Social media often provokes our anger toward very real people we might otherwise know little about; through technology, we can now be upset about their political views, judgmental attitudes, or humblebrags. Things that would never be said in person are frequently posted for the whole world to read, and, tragically, we love to have it so! How often do you leave social media more upset or frustrated than when you got on it? One site that I use was getting so toxic that I had to back away from it to the point of only looking at it once a month. Many of you might guess what happened next: The website sent me daily reminders about all that I was missing. Come see the new posts! The emails tried all the hooks—and once I revisited the site, the emails stopped until I took another break.
Traditional media hooks us with anger about larger issues. When you think of watching the news, do you usually think about positive news stories or about bad news? We already know the agenda of our politicized media outlets, yet they can still tempt us to return! How often does it seem that liberal networks have anything good to say about Donald Trump or anything bad to say about President Biden? We already know what they will say! Moreover, they know that anger sells, so, if their ratings drop, they routinely increase their bashing of Donald Trump or another conservative. And conservative media outlets do the exact same, with the obvious difference that they readily bash President Biden or another liberal to drive up their ratings. These outlets have the audacity to call themselves “news outlets,” though they would more accurately be called “we-make-you-angry-so-you-will-watch-our-ads-so-we-can-make-money” outlets—but that does not exactly roll off the tongue. Proverbs 22 provides a strong warning about media outlets that have this type of effect on us (vv. 24–25).
Let’s return to our original question: How do we help our children avoid becoming addicted to screens? The simple answer is that we must model the behavior of being free from that addiction ourselves! We may preach at young people all day long to be careful about their social media and screen time, but what do they see from their parents and other adults? Do we exercise the control that we want them to have? Or do they see us failing to practice what we preach?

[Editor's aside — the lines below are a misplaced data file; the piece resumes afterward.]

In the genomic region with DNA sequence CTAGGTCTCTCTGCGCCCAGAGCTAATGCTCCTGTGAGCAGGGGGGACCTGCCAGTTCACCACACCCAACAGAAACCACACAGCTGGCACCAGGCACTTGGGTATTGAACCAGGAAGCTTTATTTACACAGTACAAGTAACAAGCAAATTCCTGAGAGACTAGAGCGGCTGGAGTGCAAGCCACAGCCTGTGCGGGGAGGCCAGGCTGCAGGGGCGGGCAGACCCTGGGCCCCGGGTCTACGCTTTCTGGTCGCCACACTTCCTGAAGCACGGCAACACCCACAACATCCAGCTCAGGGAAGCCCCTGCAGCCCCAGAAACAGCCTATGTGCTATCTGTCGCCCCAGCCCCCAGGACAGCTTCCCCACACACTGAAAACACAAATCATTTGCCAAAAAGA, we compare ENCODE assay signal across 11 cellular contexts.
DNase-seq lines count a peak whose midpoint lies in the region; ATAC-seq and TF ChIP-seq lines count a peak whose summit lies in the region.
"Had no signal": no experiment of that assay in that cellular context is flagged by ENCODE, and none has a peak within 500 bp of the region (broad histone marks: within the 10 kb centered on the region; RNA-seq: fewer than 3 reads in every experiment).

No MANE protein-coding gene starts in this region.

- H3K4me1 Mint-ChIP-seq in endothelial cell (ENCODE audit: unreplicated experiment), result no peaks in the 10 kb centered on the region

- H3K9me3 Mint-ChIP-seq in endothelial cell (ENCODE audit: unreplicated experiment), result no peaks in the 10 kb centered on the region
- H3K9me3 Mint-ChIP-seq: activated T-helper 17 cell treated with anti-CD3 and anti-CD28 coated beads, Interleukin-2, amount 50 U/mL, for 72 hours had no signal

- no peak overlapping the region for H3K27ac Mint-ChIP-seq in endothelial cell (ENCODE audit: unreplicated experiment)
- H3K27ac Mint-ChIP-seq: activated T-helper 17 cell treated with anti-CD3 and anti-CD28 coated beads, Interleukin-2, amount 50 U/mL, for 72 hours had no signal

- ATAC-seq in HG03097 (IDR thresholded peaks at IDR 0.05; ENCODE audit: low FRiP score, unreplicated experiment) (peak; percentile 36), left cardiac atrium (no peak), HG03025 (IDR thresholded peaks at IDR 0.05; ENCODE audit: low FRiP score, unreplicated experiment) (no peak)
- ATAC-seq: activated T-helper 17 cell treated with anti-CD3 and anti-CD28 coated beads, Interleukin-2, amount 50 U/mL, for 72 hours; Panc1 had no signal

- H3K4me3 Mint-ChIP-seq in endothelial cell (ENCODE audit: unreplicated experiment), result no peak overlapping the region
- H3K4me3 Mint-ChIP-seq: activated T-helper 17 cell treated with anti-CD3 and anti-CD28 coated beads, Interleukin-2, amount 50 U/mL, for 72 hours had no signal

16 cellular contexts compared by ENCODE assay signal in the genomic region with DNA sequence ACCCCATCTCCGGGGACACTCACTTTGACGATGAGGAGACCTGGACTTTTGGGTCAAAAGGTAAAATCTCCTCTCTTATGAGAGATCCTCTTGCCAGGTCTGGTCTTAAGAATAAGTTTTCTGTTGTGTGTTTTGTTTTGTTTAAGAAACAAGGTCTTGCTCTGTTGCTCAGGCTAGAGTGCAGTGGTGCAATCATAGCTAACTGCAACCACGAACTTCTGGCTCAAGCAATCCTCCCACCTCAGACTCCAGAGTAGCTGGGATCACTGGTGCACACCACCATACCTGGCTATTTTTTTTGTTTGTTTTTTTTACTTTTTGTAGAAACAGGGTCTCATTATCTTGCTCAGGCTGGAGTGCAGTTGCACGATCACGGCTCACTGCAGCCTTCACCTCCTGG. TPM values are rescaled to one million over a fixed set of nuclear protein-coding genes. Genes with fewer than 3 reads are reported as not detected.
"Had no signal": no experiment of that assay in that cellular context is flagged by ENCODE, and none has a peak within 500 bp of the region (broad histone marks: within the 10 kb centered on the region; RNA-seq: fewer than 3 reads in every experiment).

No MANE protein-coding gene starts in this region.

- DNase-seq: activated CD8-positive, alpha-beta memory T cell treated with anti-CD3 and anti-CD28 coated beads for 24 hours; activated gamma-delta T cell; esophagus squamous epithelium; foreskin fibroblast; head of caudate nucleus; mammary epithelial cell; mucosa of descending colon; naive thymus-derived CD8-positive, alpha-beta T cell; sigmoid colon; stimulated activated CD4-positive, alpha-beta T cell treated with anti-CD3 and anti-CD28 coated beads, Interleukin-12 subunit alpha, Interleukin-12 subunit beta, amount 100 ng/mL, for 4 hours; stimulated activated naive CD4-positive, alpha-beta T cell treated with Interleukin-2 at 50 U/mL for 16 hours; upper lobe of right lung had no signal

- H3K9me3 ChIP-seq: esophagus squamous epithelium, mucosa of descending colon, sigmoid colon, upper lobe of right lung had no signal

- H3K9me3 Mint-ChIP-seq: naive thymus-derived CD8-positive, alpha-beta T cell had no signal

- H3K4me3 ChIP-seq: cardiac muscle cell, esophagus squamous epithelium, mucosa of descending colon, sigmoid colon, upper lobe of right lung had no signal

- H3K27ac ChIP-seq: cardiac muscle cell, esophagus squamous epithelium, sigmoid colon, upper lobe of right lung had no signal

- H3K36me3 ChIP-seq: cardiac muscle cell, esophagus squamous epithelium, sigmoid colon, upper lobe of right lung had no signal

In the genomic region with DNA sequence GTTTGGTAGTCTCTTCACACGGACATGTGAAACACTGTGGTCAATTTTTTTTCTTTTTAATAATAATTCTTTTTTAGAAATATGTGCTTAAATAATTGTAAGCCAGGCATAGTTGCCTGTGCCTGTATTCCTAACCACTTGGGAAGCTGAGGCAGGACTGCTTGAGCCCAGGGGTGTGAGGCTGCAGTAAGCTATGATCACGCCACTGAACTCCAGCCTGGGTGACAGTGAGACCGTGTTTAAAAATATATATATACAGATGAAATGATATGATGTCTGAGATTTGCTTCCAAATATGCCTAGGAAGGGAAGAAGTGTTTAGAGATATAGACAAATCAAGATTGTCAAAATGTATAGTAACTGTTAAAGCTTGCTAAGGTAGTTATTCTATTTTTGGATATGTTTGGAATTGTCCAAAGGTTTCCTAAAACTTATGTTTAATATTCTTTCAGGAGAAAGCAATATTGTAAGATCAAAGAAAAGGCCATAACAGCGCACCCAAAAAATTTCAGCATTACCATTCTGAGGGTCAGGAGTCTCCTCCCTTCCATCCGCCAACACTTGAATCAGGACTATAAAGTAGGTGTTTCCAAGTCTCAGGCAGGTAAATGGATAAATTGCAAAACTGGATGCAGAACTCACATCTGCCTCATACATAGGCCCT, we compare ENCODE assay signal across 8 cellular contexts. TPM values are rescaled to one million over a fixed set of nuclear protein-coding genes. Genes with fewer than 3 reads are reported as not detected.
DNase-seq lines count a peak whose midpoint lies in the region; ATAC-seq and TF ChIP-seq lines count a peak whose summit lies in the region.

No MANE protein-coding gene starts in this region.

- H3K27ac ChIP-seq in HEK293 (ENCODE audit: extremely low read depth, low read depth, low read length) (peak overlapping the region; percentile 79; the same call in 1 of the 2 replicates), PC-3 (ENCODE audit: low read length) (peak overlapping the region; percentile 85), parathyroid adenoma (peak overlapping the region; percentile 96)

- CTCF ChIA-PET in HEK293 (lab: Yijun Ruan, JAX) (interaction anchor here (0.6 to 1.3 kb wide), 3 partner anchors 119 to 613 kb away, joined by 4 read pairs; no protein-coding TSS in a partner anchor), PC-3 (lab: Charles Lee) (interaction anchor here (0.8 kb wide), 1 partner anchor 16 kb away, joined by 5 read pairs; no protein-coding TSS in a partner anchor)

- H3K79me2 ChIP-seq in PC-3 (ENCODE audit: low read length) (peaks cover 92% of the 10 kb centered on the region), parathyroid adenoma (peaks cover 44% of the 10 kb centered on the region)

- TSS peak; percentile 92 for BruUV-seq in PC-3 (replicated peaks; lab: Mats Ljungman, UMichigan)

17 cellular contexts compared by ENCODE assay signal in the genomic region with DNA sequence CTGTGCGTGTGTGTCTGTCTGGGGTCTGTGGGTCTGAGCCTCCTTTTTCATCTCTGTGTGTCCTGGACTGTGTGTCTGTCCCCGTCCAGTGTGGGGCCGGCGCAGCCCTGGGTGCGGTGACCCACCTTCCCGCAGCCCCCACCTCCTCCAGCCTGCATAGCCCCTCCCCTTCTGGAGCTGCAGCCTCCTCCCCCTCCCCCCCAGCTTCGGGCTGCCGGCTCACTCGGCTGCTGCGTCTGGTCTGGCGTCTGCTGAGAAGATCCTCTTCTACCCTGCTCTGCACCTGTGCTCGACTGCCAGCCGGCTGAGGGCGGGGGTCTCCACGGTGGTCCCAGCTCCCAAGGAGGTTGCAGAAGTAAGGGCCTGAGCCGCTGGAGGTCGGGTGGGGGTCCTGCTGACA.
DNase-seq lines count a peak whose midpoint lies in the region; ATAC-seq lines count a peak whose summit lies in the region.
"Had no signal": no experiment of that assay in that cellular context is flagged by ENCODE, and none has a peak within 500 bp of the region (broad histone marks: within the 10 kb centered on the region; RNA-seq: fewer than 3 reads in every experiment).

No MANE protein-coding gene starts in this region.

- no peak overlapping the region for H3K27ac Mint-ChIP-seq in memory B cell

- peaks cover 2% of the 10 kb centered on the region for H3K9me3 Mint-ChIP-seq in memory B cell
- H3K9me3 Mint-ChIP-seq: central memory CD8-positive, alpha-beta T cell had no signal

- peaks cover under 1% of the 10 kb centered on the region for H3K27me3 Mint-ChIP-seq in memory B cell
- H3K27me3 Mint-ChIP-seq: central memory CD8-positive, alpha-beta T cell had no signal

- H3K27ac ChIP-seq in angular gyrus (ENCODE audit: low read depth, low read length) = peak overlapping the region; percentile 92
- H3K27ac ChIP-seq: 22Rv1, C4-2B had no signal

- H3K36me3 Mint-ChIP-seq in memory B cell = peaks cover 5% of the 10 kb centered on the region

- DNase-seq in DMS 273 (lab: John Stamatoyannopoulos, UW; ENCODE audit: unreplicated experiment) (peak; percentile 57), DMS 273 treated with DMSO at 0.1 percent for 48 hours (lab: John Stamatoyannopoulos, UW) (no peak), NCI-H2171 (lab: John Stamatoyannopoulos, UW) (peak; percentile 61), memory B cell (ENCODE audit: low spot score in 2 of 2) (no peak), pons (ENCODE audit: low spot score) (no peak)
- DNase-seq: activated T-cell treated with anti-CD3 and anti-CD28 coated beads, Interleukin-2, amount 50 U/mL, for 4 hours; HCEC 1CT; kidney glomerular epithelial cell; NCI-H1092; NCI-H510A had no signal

Children will know if their parents are more strongly influenced by “the news” than by the Bible. They will notice if they are more addicted to the anger their screens provoke than the comfort the Scriptures provide (cf. Philippians 4:4–8). Our youth understand that some time on screens may be necessary for legitimate purposes—yet they recognize that most of the time adults spend on screens is simply entertainment, a waste of time, or worse.
As parents, we must set an example of interacting wisely with the Internet and screens—controlling them instead of being controlled by them. Our children need to see that we can put down our phones and turn off our screens. A family movie night can be nice, but do we also incorporate family game nights? We can read any number of things on the Internet, but few activities can be as bonding as reading to our children from the Bible or other good books. Most families can greatly benefit from going for walks or playing outside together. The key lesson is simple: The most powerful way we can help our children learn to control their use of the Internet is to set the right example in our own lives.
The algorithms designed to keep our children engaged are also designed to keep adults engaged—and there is a lot of money to be made from keeping you, me, and our children glued to a screen. Let’s do our part to control these temptations in our own lives, so our children can learn how to do so in theirs.